Christopher McKnight Nichols is the AHA member in the “spotlight” this week at the AHA blog. You can read a great short interview with Chris at the site. As many of you know, Chris was on the 2013 S-USIH annual […]
The fifth annual S-USIH conference is this week in Irvine, California at the University of California campus. The highlights of the conference include a keynote address from UC-Berkeley intellectual historian David Hollinger entitled: “Christianity and Its American Fate: Where History […]
On October 11, 2013, the New York Historical Society will celebrate the centennial of the original Armory Show with an exhibition of more than ninety masterworks from the 1913 exhibition, including the European avant-garde, icons of American art, and earlier […]
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With the book published I have been thinking, still, about all the things left out—necessary, conscious, and otherwise. Books are necessarily the mere tip of the proverbial iceberg in terms of things authors know and explore. What’s more, those explorations don’t end with publication. For instance, I have read more theory related to my book this year than I had read in the past five. Publication signals some degree of finality, but I have been restless. It’s as if I had to publish the book and declare closure on a stage, or an act, in order to grow out of certain strains of thought.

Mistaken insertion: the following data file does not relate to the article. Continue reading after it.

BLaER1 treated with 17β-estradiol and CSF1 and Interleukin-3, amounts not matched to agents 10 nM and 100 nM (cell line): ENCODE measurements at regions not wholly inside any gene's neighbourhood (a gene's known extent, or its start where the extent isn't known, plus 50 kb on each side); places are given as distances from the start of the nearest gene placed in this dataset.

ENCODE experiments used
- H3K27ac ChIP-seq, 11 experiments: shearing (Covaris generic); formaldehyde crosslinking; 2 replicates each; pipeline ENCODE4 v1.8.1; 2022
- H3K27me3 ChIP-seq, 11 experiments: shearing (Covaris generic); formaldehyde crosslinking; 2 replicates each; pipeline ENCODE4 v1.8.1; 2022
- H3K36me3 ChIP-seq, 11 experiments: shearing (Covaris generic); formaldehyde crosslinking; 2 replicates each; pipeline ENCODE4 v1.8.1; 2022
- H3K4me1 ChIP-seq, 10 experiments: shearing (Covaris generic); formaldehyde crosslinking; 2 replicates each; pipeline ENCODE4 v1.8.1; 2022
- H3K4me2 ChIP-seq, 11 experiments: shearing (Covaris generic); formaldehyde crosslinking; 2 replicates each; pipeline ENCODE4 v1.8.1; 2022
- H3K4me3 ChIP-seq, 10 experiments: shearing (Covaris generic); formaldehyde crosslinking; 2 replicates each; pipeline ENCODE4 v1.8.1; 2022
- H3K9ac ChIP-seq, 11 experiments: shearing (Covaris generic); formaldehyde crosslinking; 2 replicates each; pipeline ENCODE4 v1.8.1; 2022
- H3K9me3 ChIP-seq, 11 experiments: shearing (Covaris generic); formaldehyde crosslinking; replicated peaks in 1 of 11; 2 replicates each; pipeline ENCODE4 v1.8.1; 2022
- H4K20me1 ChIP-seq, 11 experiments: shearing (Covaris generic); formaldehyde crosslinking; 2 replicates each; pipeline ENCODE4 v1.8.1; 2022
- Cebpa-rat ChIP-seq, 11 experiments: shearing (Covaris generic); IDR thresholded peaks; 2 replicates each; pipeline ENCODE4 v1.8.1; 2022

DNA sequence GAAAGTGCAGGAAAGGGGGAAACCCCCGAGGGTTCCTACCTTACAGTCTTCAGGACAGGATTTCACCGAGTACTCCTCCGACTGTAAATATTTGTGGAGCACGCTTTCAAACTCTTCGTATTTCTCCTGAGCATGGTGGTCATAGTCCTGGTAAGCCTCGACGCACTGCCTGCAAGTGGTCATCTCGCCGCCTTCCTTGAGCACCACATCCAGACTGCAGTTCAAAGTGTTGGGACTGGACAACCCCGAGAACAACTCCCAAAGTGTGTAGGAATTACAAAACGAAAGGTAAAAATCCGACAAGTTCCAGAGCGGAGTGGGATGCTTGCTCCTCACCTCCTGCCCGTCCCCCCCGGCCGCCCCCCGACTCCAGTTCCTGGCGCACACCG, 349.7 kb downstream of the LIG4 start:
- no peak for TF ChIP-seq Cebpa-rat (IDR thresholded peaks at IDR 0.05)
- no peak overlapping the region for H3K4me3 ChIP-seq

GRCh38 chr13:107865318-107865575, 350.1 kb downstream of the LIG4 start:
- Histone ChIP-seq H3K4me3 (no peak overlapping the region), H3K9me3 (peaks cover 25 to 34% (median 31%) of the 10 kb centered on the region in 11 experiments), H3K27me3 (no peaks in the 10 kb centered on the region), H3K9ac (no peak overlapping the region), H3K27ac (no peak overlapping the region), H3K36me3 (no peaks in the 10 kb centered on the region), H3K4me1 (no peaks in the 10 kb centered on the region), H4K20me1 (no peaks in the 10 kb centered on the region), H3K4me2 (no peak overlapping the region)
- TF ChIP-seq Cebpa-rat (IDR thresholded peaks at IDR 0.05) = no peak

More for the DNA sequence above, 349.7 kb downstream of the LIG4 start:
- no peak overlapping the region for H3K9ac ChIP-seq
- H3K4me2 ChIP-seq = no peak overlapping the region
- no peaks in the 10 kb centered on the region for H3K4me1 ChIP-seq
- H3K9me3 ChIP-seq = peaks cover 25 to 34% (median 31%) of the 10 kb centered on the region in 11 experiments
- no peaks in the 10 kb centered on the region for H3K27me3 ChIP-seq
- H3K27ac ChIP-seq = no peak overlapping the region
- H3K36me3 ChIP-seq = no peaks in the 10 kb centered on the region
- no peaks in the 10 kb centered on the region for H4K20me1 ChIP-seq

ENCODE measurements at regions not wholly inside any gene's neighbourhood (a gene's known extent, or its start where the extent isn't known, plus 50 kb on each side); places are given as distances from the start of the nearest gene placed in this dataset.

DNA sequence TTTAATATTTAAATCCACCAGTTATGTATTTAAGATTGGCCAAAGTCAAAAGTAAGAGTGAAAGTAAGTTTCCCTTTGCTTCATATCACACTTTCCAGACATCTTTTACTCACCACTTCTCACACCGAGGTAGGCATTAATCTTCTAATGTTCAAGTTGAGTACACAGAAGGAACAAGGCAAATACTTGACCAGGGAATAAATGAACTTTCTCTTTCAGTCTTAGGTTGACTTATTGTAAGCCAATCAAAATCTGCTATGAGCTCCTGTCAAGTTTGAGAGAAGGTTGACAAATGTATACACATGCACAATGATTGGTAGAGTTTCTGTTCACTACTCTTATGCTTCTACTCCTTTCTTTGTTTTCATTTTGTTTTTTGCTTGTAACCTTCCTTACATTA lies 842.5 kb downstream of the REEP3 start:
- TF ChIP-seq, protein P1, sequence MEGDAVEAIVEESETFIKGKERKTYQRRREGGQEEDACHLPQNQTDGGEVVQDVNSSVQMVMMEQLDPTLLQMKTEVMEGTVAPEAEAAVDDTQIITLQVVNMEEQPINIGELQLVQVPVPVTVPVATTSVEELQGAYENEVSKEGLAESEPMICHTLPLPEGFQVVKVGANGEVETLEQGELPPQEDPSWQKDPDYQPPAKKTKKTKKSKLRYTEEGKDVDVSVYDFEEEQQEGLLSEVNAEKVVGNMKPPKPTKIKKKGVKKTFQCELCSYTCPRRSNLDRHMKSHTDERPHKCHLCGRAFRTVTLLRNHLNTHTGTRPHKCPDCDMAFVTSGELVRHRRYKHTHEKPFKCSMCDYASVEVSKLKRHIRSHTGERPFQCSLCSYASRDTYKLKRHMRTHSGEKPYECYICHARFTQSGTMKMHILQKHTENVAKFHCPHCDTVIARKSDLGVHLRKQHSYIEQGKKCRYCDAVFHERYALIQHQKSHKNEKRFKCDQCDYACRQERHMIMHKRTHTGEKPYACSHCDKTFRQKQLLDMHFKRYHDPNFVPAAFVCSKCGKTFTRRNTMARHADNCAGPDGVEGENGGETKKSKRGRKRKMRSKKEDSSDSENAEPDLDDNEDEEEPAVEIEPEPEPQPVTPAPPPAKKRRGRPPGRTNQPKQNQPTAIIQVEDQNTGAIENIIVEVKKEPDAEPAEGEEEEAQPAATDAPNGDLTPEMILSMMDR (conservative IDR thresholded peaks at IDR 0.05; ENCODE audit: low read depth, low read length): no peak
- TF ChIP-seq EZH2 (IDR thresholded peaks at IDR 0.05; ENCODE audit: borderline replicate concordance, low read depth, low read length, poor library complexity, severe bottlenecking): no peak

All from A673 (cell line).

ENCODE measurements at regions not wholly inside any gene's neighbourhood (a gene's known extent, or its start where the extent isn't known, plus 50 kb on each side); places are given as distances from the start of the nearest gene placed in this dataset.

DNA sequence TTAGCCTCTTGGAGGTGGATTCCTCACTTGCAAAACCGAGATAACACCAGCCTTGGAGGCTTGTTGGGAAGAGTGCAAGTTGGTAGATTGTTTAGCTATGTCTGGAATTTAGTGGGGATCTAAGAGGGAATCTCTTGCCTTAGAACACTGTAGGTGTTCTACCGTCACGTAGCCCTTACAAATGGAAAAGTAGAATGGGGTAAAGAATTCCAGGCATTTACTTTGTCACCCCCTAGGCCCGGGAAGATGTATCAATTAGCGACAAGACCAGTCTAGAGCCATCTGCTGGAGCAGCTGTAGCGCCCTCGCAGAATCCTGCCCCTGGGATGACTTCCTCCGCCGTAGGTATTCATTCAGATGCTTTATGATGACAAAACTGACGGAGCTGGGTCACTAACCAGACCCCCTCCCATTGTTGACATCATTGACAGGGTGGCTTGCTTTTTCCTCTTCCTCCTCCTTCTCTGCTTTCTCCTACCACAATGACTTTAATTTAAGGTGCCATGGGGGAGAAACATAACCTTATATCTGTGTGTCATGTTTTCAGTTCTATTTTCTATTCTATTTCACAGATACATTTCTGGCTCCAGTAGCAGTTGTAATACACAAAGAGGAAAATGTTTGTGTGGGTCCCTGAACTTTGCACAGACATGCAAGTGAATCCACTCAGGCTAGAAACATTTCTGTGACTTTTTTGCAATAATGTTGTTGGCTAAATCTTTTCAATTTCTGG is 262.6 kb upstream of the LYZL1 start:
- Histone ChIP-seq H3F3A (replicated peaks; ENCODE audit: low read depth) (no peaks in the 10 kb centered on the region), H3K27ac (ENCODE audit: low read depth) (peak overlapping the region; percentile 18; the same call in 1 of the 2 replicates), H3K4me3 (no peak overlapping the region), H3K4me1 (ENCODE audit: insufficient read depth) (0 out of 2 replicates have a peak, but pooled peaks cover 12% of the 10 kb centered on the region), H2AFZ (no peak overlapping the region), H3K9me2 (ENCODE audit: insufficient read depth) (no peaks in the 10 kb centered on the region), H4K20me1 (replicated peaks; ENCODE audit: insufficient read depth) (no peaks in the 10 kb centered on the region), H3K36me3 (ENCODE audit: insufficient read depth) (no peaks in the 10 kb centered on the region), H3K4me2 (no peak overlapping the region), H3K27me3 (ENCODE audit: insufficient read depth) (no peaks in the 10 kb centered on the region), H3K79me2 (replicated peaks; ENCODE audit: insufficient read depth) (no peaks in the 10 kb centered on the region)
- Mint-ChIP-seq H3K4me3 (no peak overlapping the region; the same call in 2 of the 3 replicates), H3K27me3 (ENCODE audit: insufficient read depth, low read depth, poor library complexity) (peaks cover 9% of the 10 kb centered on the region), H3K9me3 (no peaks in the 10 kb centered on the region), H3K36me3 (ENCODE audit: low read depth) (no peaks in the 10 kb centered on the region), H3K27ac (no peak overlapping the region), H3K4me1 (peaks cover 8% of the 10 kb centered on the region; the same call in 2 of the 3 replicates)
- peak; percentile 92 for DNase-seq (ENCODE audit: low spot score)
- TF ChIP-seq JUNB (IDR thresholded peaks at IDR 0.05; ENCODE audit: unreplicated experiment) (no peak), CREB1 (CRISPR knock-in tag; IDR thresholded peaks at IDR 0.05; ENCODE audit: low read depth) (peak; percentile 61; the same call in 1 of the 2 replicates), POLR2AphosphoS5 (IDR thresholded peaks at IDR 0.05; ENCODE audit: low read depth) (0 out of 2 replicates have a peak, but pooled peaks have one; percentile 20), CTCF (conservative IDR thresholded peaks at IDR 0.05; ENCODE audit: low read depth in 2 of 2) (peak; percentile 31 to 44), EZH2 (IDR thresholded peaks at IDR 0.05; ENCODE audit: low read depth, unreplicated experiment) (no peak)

Old and New Reading
To go big and gain perspective on their archival work, history professionals—at least those with a social science bent—often turn to theory. Until recently, however, I had always turned to philosophy. Theory felt cold and technocratic, but older, non-analytic philosophy felt vibrant and human. Indeed, the older the better. Those philosophical works had always helped me break out of my presentism and myopia. I went that direction because I’ve long been on humanities side of the proverbial question about whether history is more humanities or social science. Reading older books in philosophy had also helped me understand why people look to great books for wisdom, and why Mortimer Adler resonated with that kind of historical mind. Turning to older philosophical works also helped me better think through the virtues of historical thinking. At the very least those readings tilled my intellectual soil such that I welcomed, with open arms, the work on historical thinking that has appeared over the past ten years.
But that somewhat eclectic approach to outside reading, while still useful, began to feel less relevant to me around 2008. (more…)